Categories: SecurityWorkspace

Millions Of MySpace Account Details ‘Leaked Online’

Usernames and passwords for more than 360 million MySpace accounts have been stolen from the social network and are being sold online, according to a breach database provider.

LeakedSource, which allows users to pay for subscriptions to its database of breached personal data, said the MySpace data was provided to it by one of its users.

360 million accounts compromised

The data set contains 360,213,024 records, with more than 111 million of the records containing a username and more than 68 million containing a secondary password, LeakedSource said.

According to the site, the passwords were stored using SHA1 algorithm, which is considered relatively easy to decrypt, and didn’t use “salting”, a technique that involves the addition of random data to make decryption more difficult.

“The methods MySpace used for storing passwords are not what internet standards propose,” LeakedSource said.

Only a few thousand of the passwords were over 10 characters in length, while almost none contained an upper-case character, according to the site. Some contained a “1” at the end, suggesting MySpace required passwords to contain a number, according to LeakedSource.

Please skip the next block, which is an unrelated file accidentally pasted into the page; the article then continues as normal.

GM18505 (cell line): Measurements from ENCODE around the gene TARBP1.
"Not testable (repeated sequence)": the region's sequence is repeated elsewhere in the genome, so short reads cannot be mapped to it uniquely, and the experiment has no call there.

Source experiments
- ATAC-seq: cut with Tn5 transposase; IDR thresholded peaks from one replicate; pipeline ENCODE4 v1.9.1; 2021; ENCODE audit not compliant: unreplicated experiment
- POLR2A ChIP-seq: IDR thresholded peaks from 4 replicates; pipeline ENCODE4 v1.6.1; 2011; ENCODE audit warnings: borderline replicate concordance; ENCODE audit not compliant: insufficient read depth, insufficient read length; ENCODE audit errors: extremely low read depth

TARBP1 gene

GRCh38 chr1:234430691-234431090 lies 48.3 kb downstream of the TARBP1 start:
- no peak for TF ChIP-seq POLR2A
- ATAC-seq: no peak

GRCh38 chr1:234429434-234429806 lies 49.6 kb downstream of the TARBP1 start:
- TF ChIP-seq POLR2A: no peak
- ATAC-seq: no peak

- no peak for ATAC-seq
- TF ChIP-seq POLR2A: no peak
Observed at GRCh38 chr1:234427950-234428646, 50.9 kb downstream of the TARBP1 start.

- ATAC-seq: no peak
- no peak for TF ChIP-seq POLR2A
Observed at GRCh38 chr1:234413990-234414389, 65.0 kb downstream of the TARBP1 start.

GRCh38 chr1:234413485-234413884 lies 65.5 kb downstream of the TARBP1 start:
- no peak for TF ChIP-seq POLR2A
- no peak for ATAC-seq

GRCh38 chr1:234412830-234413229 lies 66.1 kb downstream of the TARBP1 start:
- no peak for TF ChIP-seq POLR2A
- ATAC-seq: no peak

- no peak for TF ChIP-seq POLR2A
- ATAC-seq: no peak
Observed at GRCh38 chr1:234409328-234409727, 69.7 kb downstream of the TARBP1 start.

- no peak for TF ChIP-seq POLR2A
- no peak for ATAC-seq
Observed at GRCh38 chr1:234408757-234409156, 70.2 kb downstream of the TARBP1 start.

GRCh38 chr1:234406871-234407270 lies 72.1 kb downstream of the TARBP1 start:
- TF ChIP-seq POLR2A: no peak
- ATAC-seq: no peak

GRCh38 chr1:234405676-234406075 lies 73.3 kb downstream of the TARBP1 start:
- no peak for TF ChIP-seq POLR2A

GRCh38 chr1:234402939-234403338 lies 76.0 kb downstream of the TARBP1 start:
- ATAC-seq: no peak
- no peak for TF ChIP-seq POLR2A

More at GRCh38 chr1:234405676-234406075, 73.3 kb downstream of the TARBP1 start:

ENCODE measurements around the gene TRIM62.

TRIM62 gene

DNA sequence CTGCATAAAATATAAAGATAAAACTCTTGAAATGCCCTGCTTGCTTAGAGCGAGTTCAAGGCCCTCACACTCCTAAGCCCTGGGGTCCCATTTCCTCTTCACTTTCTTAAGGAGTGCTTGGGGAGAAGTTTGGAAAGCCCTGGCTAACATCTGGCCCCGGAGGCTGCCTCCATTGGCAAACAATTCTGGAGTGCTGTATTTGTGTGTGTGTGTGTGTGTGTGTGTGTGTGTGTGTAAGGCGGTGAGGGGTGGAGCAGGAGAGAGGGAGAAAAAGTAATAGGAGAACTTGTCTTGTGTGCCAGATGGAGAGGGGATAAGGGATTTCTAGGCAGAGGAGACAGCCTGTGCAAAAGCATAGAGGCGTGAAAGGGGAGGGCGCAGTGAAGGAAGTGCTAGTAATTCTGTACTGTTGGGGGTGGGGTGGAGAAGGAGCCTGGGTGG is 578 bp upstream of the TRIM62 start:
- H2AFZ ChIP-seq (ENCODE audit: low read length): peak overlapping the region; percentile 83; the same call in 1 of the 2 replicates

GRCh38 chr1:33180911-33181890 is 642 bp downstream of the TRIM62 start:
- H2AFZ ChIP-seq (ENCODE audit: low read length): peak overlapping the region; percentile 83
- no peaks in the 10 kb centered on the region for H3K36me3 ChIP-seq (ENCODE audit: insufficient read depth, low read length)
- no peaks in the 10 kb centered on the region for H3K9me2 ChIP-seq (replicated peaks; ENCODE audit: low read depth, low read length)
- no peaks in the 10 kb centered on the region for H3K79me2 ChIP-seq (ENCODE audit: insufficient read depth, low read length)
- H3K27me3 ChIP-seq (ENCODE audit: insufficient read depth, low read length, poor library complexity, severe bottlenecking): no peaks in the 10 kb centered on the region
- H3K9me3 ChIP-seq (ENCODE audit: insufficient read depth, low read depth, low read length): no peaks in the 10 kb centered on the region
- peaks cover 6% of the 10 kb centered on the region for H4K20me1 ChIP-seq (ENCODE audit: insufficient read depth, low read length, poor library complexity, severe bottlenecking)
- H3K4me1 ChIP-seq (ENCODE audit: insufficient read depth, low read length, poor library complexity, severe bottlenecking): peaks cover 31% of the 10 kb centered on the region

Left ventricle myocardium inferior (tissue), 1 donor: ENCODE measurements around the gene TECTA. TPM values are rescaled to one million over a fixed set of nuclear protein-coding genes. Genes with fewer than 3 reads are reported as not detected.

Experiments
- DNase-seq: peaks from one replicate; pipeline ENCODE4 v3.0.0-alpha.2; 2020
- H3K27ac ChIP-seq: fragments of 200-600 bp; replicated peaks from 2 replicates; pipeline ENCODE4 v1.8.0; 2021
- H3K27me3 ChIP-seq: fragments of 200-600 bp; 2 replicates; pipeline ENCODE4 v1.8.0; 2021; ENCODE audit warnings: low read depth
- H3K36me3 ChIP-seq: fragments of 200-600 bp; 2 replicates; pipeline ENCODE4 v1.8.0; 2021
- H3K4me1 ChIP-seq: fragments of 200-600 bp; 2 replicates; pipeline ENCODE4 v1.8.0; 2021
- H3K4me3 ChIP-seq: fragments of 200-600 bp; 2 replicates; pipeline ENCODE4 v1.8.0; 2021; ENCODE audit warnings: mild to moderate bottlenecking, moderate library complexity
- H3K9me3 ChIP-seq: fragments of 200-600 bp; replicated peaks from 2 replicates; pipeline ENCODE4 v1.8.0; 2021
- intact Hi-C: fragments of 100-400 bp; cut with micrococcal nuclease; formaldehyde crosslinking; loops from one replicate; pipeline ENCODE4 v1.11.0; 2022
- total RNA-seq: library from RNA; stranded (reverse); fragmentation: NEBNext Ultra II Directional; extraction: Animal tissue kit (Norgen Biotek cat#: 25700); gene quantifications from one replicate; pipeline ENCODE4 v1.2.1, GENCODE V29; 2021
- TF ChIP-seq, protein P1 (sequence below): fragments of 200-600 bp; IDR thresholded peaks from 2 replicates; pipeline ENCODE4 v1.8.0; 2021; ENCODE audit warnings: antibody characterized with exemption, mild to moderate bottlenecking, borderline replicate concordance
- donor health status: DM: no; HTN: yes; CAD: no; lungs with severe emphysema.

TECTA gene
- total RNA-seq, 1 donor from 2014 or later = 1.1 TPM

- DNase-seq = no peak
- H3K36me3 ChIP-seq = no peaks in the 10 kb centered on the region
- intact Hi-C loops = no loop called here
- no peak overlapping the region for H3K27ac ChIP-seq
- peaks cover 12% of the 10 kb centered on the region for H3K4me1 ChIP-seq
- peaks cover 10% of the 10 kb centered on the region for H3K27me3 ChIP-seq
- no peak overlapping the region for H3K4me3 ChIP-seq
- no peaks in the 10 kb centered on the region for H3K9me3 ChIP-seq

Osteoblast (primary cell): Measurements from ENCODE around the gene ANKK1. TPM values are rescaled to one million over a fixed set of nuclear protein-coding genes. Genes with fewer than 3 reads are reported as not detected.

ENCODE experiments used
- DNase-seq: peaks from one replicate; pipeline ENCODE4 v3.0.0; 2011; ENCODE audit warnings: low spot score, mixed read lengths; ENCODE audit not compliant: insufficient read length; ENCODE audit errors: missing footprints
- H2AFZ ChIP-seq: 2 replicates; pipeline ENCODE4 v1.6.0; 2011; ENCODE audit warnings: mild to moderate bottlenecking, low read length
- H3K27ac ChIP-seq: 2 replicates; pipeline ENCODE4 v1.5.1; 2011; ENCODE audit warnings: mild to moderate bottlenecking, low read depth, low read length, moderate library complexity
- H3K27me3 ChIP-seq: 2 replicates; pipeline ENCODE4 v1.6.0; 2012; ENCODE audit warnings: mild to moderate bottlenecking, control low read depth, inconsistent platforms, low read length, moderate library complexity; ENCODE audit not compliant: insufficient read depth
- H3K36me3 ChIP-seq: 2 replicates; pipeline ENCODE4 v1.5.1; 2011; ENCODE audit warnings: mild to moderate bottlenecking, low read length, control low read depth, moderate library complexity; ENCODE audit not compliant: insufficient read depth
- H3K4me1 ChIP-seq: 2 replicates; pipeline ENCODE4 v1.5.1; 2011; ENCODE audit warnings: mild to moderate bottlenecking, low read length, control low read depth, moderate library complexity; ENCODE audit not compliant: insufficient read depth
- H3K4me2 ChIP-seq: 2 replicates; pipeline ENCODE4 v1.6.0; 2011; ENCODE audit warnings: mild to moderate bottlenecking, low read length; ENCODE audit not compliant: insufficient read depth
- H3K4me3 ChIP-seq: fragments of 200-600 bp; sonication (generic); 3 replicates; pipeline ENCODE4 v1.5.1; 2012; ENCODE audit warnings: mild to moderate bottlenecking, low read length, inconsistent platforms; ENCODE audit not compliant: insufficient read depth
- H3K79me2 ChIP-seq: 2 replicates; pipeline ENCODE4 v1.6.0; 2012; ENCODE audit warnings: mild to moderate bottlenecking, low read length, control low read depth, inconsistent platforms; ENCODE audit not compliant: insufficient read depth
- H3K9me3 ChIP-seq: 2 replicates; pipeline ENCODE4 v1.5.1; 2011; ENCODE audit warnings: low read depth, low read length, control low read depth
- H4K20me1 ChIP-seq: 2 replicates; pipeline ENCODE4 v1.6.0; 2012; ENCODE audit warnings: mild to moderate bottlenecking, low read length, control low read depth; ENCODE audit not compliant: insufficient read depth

Popular passwords included “password1”, “abc123” and “123456”, the site found.

LinkedIn breach

Last week LeakedSource said it had obtained a copy of 117 million password records stolen from social network LinkedIn in 2012 and which were being offered for sale online.

LinkedIn said at the time that the breach had only affected about 6.5 million user accounts, and required a password reset for those accounts only, meaning that another 110.5 million accounts may still be vulnerable.

The business networking site said it was forcing a password reset for the affected accounts.

Following the latest LinkedIn incident, Microsoft last week forced all users to upgrade their passwords, and banned the use of common credentials (such as “password”) across all its sites.

Such credentials have been banned on Hotmail since 2011.

MySpace did not immediately respond to a request for comment.

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Matthew Broersma

Matt Broersma is a long standing tech freelance, who has worked for Ziff-Davis, ZDnet and other leading publications

View Comments

  • Another day, another security breach. However this time, it’s being named the biggest breach to date, with more than 360 million usernames and passwords stolen. It begs the question: is any organisation safe from being the next target? Probably not.

    Monitoring the dark web for compromised accounts allows a company to be alerted that it has been hacked before the breach becomes public knowledge. This gives the company time to prepare a public statement and have the users change their credentials, mitigating further damage from occurring. What’s more, normal cyber defences are not enough; it’s about being proactive, rather than simply reactive. Testing the security of the whole business – from the perimeter all the way through to employee awareness training – coupled with the advanced warning provided by constant monitoring, saves crucial time, protects reputation and gives the CISO a better nights sleep.

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